DynCorp was "coming up with whatever stories sounded right at the moment to give to the family," says Julie Hurwitz, who represents Pope's family along with William Goodman and Katie Kalahar. "As that turned out to not be true — which didn't take very long — they would come up with different stories. And every story was tainted with this overlay of, 'We have to make sure that we don't look bad. We have to make sure it doesn't come back to point at us for being blamed for what happened to Justin.' Whatever the truth is, they didn't care what impact it had on this family."

Pope's family wants what every family wants: a chance to grieve, which they haven't been able to do in the face of the uncertainty.

The lawsuit is not about "what caused Justin's death," says Hurwitz. "It's what's DynCorp did to cover up its responsibility for Justin's death, and its emotional impact this would have on the family."

'It was just a matter of time'


That's the word Pope's mother, Patricia Salser, uses when asked to describe the feeling of being unable to cope with her son's death.

"It's torture," she says, repeating the word several times in an interview last month at her lawyers' offices.

The son she lost was an upstanding individual, a guy hell-bent on protecting others from the moment he could walk.

"Ever since I can remember, he always loved action figures," Salser says. "And he was like the sweetest little kid — he was just very kind. As he became older he just seemed to be more into camouflage and G.I. Joe and army men and wars and tents. [That] escalated into being into special books about wars and et cetera."

And that early fascination led to an early declaration that he wanted to join the Army.

"As he became older he changed it to a Marine," Salser says. "I always thought he'd outgrow it because all my children said they wanted to be something and those things changed."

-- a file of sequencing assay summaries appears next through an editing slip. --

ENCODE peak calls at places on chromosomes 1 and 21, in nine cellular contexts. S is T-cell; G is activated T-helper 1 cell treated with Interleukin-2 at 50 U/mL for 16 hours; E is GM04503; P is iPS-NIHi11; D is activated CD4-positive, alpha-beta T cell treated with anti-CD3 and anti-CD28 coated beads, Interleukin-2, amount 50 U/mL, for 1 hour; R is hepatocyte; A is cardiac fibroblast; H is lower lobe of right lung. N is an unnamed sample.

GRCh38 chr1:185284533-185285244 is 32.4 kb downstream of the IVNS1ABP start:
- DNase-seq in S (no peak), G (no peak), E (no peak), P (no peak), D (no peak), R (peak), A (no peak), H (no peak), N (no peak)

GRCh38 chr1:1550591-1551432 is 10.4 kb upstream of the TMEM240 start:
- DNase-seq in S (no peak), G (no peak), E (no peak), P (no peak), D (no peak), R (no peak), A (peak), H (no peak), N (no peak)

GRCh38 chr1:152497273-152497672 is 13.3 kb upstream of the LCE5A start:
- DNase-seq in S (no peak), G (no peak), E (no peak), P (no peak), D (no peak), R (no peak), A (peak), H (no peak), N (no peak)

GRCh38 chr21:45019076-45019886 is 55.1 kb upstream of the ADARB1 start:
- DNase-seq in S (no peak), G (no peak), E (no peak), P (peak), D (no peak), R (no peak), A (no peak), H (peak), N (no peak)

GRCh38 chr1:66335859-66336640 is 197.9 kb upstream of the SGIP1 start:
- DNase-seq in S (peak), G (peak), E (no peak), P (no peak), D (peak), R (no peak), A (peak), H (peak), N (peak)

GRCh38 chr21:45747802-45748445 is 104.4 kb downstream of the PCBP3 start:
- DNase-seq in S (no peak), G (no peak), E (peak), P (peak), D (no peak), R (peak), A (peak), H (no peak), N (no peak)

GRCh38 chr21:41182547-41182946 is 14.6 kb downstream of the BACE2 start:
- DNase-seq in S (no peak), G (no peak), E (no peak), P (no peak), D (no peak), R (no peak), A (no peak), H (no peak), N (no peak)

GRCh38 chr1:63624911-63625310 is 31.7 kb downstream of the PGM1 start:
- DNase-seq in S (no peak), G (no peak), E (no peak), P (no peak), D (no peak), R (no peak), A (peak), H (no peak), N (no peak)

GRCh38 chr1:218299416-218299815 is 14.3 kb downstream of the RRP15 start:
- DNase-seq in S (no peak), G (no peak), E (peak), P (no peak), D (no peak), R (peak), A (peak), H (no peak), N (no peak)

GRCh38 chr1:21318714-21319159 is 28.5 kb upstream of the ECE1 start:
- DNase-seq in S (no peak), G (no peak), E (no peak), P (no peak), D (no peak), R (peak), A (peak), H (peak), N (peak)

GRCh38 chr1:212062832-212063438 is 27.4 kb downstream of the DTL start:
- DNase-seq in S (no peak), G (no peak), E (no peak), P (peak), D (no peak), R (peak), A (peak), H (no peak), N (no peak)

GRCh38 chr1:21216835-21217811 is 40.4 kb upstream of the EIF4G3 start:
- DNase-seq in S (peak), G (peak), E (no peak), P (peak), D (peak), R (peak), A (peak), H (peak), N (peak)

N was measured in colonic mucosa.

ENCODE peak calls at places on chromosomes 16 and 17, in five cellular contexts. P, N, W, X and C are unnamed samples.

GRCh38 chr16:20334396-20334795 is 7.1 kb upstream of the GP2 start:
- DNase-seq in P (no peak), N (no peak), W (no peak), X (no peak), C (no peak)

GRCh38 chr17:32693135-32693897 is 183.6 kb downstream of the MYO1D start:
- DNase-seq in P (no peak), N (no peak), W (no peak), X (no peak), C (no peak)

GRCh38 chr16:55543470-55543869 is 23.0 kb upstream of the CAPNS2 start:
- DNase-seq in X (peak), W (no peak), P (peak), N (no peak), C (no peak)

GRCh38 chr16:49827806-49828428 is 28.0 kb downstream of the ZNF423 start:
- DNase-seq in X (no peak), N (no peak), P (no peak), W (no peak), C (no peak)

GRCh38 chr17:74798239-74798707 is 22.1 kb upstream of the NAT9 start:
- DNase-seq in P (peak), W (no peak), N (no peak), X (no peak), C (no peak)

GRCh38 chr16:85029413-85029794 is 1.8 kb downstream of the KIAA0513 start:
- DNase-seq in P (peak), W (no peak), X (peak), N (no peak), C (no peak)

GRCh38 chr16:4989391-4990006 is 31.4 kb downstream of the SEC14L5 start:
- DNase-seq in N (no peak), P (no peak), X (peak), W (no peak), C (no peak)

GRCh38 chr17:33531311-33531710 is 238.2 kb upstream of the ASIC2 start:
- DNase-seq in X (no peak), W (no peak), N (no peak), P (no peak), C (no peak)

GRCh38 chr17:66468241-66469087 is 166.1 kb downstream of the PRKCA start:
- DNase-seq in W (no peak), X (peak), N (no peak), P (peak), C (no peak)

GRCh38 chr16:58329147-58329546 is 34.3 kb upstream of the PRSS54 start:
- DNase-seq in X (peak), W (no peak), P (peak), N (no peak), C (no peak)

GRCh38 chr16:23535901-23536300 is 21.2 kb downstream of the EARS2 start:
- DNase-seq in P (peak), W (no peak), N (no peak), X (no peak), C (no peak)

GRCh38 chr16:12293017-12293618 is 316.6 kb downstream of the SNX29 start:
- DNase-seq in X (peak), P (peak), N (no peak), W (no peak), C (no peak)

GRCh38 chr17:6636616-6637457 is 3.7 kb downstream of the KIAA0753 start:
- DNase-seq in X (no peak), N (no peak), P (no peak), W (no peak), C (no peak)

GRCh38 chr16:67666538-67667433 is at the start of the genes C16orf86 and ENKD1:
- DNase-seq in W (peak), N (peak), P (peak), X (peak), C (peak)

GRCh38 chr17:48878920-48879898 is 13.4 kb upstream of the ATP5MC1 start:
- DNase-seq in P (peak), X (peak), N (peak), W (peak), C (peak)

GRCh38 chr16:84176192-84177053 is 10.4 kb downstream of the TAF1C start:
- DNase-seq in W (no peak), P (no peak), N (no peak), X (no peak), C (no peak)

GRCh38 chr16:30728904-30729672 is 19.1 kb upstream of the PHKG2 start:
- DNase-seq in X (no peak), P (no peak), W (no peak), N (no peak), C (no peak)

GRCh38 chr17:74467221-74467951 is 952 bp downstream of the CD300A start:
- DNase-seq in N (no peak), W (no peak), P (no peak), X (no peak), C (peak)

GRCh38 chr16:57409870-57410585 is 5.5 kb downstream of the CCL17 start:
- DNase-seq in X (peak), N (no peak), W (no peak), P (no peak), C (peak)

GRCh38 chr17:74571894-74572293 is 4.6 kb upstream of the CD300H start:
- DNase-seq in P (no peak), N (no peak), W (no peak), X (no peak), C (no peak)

But Pope was committed and his patriotism inflected all points of his life — his closet was awash in camouflage clothes, his desk adorned with a bevy of books on war.

Even as a kid, "he would wear my police shirt and badge and he would patrol the neighborhood and stop kids from walking across the street without looking, and then let them go," says Bill Salser, a former police officer who married Patricia when Pope was 7 years old. He and Patricia would hear stories about Pope's heroic career in the Marines, when he spent time patrolling the streets of Iraq and Afghanistan.

The family was studiously religious. Pope met his wife, Ashley, at a church event in Riverview when they were both 15. They married in March 2003, soon after Pope graduated from Marine boot camp. The family spent the next few years living at Camp Lejeune in North Carolina.

They moved to an upscale Commerce Township subdivision after Pope joined DynCorp in 2007, which gave the couple a $180,000 salary that afforded the move. While he was across the Atlantic, Ashley told the U.S. State Department she talked with Pope by phone at least twice a day, and the couple chatted via instant message constantly.